Daily VideoJune 12, 2014
Not all Brazilians overjoyed by World Cup
The Fédération Internationale de Football Association (FIFA) World Cup has begun, but not everyone in Brazil is happy to host the world’s most watched sporting event.
Brazil is spending over $15 billion on the celebration of what Brazilians call the joga bonito, the beautiful game.
Transit workers and others have protested, arguing that the money would have been better spent on health care, education and other public resources.
“Our country needs to invest in health care, education, public transportation and culture, not in stadiums, not in airports,” said teacher Maria De Lurdes Fonseca.
“We need public goods that go to the people, not FIFA, not to tourists,” she continued, “We want investments that stay here.”
In fact, the cost of bringing FIFA to Brazil is approximately equal to 61 percent of the country’s education budget.
In addition, the government relocated thousands of poor Brazilians to slums, called favelas, to make way for the new stadiums and hotels.
While Brazil’s President Dilma Rousseff acknowledges the concerns of her people, she doesn’t believe the World Cup budget is diverting funds away from education and other public resources.
“There are people who claim the resources for the Cup should have been directed to health care and education,” said Rousseff, “I hear and respect those opinions, but I don’t agree with them.”
“From 2010 until 2013, the federal, state and municipal governments invested about $762 billion in education and healthcare, 212 times more than the amount invested in stadiums,” Rousseff continued.
As protesters continue their opposition, the Brazilian authorities say more than 150,000 police and military will secure the month-long tournament held across 12 Brazilian cities.
Warm up questions
- Where is Brazil? What language do they speak?
- What do people outside of the U.S. and Australia call soccer? Is it a popular sport globally?
- Why are some Brazilians protesting the world’s largest viewed sporting event?
- Are you more likely to side with the protestors or FIFA and the Brazilian government? Support your answer with evidence.
- How would you feel if the United States was chosen to host a FIFA World Cup?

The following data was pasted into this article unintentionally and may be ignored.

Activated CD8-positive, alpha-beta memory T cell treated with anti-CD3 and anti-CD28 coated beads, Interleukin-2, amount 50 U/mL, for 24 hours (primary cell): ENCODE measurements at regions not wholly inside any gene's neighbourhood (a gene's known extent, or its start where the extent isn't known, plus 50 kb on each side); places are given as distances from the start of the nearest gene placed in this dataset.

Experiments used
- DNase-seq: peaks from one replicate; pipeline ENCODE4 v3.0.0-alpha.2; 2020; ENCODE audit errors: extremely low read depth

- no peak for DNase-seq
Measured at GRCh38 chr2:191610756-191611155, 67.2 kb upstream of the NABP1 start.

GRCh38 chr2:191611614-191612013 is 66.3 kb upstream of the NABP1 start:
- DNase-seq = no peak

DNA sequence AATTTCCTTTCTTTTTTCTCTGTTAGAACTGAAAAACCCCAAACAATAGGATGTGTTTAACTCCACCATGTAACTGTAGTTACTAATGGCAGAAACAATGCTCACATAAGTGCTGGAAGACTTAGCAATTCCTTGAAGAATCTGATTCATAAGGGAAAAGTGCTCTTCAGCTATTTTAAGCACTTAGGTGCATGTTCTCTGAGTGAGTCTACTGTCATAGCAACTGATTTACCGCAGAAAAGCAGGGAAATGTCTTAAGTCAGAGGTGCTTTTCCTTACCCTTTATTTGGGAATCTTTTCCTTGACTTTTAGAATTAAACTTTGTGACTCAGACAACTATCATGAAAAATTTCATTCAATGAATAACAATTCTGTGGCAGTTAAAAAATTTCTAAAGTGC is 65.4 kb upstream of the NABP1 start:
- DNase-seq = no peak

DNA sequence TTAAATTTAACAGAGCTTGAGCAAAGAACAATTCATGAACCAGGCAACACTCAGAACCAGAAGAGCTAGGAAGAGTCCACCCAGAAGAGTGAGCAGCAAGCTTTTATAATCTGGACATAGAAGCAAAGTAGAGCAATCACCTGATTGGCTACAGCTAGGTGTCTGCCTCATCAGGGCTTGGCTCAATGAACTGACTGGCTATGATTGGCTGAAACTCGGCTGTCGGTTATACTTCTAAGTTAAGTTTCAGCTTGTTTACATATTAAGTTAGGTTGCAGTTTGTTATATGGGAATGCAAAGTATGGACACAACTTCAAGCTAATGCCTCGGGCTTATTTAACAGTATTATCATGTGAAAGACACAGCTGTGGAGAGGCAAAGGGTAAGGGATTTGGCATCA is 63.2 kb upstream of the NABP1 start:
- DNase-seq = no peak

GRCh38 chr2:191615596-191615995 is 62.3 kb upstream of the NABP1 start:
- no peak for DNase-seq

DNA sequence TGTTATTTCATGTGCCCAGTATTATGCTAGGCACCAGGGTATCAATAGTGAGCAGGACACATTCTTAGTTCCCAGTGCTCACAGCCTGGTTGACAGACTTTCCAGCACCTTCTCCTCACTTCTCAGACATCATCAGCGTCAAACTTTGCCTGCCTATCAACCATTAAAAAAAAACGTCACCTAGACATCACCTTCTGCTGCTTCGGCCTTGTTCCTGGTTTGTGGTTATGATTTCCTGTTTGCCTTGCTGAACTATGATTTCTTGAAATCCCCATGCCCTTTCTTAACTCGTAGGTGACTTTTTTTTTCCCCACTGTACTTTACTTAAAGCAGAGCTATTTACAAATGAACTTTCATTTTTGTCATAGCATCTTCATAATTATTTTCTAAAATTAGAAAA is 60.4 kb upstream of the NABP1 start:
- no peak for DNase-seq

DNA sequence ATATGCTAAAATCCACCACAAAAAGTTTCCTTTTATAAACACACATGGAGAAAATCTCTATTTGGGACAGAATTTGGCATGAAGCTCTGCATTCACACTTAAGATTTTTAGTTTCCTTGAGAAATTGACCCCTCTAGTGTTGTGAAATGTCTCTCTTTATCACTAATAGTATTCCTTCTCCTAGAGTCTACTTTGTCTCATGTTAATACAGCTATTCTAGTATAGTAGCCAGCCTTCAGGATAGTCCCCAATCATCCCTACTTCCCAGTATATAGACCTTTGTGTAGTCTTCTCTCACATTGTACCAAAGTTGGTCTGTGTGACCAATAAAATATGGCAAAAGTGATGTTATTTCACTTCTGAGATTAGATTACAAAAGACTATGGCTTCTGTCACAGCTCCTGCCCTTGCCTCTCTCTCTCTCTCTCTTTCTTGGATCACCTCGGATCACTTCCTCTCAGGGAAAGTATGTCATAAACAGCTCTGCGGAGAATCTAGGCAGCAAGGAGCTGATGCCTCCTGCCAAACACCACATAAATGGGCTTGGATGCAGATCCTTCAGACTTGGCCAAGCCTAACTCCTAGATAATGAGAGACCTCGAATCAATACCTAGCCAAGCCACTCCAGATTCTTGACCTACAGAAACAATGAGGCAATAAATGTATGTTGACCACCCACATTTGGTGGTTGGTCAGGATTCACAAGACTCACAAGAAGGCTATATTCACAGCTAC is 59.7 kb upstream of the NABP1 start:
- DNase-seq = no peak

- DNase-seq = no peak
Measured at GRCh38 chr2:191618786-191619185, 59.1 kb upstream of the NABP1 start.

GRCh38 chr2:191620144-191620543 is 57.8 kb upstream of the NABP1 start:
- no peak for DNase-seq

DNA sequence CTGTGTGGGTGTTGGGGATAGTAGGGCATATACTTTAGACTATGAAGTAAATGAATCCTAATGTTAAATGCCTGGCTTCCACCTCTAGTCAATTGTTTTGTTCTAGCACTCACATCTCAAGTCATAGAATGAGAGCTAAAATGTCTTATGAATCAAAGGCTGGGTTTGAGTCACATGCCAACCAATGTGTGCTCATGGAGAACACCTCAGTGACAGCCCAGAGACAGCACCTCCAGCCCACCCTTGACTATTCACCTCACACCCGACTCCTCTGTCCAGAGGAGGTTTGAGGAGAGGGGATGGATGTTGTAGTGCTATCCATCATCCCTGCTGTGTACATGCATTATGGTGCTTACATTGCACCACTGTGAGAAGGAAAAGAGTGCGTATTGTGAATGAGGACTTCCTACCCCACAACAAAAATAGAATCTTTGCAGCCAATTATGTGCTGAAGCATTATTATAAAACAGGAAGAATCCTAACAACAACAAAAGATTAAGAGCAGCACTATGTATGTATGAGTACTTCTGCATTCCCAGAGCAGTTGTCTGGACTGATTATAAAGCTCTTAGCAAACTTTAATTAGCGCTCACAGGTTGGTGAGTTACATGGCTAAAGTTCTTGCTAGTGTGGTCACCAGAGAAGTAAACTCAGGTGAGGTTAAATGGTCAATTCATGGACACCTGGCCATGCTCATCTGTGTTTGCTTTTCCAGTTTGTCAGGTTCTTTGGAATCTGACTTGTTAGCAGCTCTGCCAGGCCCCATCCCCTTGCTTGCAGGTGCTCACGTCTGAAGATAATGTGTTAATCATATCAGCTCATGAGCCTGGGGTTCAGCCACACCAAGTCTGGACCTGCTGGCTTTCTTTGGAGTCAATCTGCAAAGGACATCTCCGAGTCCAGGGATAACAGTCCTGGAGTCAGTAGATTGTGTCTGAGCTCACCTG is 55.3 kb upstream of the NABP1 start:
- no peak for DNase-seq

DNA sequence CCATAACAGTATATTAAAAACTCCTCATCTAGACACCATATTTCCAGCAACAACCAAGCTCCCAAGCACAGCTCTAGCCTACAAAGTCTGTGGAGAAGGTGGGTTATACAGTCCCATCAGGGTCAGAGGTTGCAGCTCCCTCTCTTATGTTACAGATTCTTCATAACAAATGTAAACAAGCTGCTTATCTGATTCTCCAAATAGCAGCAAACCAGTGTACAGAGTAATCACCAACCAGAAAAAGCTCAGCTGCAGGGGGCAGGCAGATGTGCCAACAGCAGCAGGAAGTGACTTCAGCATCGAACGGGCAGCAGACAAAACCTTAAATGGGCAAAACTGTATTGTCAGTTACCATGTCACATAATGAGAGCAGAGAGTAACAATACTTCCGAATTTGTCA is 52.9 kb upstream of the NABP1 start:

- What are some things that the U.S. government spends money on that you disagree with?
Imagine you are the President of Brazil. Create a list of the pros and cons associated with hosting the FIFA World Cup. After weighing the costs and the benefits, make a decision to either accept or reject the invitation to host the world’s largest sporting event. Be sure to support your decision with evidence from the text and video.
Tooltip of related stories
Tooltip of more video block
Submit Your Student Voice
The movie “Marshall” captures the iconic justice Thurgood Marshall in his youth before he became the first African American to serve on the U.S. Supreme Court. Continue readingArts & CultureEconomicsHealthScienceSocial StudiesU.S.UncategorizedWorld
In this PBS NewsHour Extra video lesson, learn how firefighters have been battling wildfires in California’s wine country in the deadliest week of wildfires in recorded state history. Continue readingArts & CultureEconomicsHealthScienceSocial StudiesU.S.UncategorizedWorld
Join PBS NewsHour for a Facebook Live on Wed., October 11th at 1 p.m. on how to talk to students about opioid addiction. We’ll take your questions LIVE on Facebook (enter in comments section and let us know your school and city/state) or tweet them to @NewsHour using #AskNewsHour. It’s important for teachers and students voices to be heard on this issue! Continue readingArts & CultureEconomicsHealthScienceSocial StudiesU.S.UncategorizedWorld
In this PBS NewsHour lesson, the question of how elected officials should react to mass shootings is examined. Continue readingArts & CultureEconomicsHealthScienceSocial StudiesU.S.UncategorizedWorld
This PBS NewsHour Extra video lesson explores Hurricane Maria which struck the U.S. territory of Puerto Rico on Sept. 20, resulting in an emergency situation for the three and half million American citizens on the island. Continue readingArts & CultureEconomicsHealthScienceSocial StudiesU.S.UncategorizedWorld